Thermography a marketing gimmick?

Taking this back to a serious note…

I have a serious question for Charley ( a great HIPPIE!!) and other IR guys that I don’t know the answer to.

How much would a $2500 camera today, have costed an inspector 7 or 8 years ago?

How does the resolution of a $2500 camera today compare to a $25,000 camera 10 years ago?

$2200 camera cost $6500 about 8 years ago

Resolution would be about the same.

Thank you for the serious question I was getting exasperated with silly games from Fl.
I don’t mind telling you what I paid for my cameras started out in 2007 with a B-cam 120X120 resolution very poor in my opinion grainy images that looked terrible. I paid $5800.00 next camera was a BX 320 great little camera took nice images resolution was 320X240 I upgraded in about 2008 and paid about 12K kept that camera until about 2011 then purchased a T360 which I still use today and Paid roughly 16K


My B-Cam cost me almost 7K in 2007. 120X120
My new T-420 cost 9500 with a wide angle lens. 320X240

Also, plenty of money to be made with IR, don’t let the naysayers tell you different. If they’re not using IR how could they know whats out there for work.

Within the last couple of weeks I’ve had calls to scan electrical panels and motors in a saw mill and from a company who dries firewood using kilns. Both were mandatory for their insurance company.

A few months ago we were paid 1K to scan 10 electrical panels in two apartment buildings for a HUD refinance. Of course this doesn’t include all the moisture intrusion and heat loss studies we do throughout the year.

Wow, so you guys are definitely still investing a ton into the cameras. I thought the numbers might have shown more of a down slop on the cost per pixel but of course you’re upgrading a lot too. What would a 120x120 cost today?

I have not kept up on their prices I have no interest in a 120X120 they do not meet my needs which are primarily electrical scans and flat roof scans

Costs are kept artificially high by the near monopoly on supply. That’s why FLIR can get away with selling the same chassis and core as three or four different models. They just progressively cripple it further for each downgraded model with software to meet different price points with virtually the same instrument. That kind of tactic would never survive in a competitive market.

I think we will see that landscape change as we see more new players come in with more capable smart coupled devices.

I took the Level 1 class and have a 320x240 camera and do not see thermal as a marketing tool, its a stand alone learned professional skill.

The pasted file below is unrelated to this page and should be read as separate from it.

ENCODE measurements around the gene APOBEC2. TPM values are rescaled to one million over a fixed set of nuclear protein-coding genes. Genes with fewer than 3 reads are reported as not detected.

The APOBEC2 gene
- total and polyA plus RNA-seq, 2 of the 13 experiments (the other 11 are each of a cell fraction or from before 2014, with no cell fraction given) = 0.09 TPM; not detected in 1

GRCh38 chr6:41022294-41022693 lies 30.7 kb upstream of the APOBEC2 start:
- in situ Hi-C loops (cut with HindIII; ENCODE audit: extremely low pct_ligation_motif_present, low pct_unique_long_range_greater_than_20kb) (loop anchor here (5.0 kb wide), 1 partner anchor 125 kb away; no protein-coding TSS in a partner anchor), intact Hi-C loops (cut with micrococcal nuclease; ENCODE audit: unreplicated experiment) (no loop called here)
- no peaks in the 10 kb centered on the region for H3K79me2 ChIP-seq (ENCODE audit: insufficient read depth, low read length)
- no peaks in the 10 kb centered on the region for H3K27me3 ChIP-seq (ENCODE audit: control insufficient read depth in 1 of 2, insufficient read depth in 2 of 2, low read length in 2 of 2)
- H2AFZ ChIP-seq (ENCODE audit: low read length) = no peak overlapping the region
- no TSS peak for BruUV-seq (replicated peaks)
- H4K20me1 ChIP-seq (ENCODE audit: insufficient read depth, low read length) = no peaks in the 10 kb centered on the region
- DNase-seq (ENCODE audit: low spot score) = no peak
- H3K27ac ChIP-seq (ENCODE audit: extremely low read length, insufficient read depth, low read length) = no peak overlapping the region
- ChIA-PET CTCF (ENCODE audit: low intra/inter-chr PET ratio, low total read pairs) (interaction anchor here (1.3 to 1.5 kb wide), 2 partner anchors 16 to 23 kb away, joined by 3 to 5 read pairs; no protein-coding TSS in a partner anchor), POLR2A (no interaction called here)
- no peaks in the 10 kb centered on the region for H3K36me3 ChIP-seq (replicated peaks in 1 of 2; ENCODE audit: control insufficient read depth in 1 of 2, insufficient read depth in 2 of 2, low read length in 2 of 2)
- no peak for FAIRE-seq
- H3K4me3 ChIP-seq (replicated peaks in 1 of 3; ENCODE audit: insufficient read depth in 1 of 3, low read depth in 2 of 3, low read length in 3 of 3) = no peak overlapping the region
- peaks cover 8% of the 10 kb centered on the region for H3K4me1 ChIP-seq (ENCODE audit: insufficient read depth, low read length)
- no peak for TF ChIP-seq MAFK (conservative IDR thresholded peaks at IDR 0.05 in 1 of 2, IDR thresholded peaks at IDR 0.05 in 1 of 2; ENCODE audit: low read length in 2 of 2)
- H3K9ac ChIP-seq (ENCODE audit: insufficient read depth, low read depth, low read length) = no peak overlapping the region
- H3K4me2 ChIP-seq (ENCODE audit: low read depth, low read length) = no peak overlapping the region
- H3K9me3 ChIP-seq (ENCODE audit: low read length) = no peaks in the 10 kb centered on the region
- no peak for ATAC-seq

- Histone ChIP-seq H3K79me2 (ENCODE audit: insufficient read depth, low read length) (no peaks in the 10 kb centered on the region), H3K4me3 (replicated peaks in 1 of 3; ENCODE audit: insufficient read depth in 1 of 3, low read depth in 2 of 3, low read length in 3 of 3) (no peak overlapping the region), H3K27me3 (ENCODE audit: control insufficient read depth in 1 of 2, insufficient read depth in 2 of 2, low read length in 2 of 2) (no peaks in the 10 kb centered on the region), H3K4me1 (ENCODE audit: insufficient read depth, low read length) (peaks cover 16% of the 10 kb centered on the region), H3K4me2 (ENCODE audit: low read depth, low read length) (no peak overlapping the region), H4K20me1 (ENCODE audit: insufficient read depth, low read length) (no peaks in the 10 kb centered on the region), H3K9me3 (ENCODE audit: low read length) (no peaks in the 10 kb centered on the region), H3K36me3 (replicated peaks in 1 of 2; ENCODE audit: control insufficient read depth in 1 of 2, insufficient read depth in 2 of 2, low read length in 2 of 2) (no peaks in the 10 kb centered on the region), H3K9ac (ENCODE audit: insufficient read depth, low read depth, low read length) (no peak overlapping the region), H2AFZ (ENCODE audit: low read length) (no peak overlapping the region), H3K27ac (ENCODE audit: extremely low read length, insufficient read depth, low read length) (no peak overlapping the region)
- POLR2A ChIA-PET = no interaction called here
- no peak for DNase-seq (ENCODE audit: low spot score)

I don’t do much thermal but my minimum is $300 for scan and report on a residential property. I have been asked to do a few commercial jobs but I feel I need a little more experience, the minimum for commercial if I do it is $1000 and up.

On wrist cameras and free scans? Why water down something that is accepted as a specialty?

$1600 - $3000 … depending on the features.

Back in 2007 the cost was $5800 - 7000

I am impressed with some of the even lower end camera with built in moisture meters do.

For $700 or so they make one hell of a good moisture meter.

Bob, I use the camera and then get out my Protometer. Seems to work the best for me.

Roy my friend, that statement is simple not true, in fact is so far from the truth you would need a good IR camera to see it…LOL

I do a ton of mold testing nowadays and the ir cameras help in so many way I cant see how some of my competition are still in biz without using IR.

I also use it as a great tool on inspections, but it is rockin my mold world skills here.

About a month ago I had someone call me and ask me if I could help them figure out why they had no air (very little) blowing out of a air register. They told me another inspector and 1 HVAC company both told them the duct must have come apart and they needed to cut major holes all over to try and find the leak simply by guessing.

OK so I told him about IR and told him I couldn’t guarantee anything but I would give it a try at 200,00 bucks an hour with 1 hr minimum. This was a 1st for me for such a thing. OK so long story short, his house was warm so I cranked on the AC, and low and behold I could see and followed the duct work towards the register with little air, well about 5’ from the register their was a big blotch of blue which meant to me the air was leaking there. The guy took out a drywall saw cut about a 3’x3’ square, and BAMMM, they did a crappy job of taping and also used regular old duck tape, and the connection came loose enough that most of the air was leaking. I had some real foil tape in my truck, gave the guy some, he wrapped the duct, and …well I will admit I felt like a hero…LOL

200 bucks for about 45 mins which included 30 mins of talking about nonsense.

Bottom line there are so many different ways to use and make good loot with IR.


Awesome! I love my E8, just a great tool.


Guys, that was just 1 example. IR can be a powerful tool and great money maker if you know how to use it as well as how to market it. I took John McKennas class a few years ago and that was the motivational jump start for me. I have continued my training and work on it everyday. I can tell you this that it has become a Huge part of my business as well as many others here.


Communication is the key. Thermal imaging will not sell itself.

Nice web site. Glad to hear your doing well after taking our infrared class.

Oh but it does I don’t think anyone on this MB including you, Chuck and Dave realize the full potential that IR has in a home inspection business when it comes to marketing IR

If no one knows you provide IR services, then they will not know they can buy it from you. “It does not sell itself”. You have to communicate.

But, if you feel you do not need sell your services, then keep on truckin brother.

I owned a hammer before I became a carpenter and it didn’t earn me any money. just saying… lol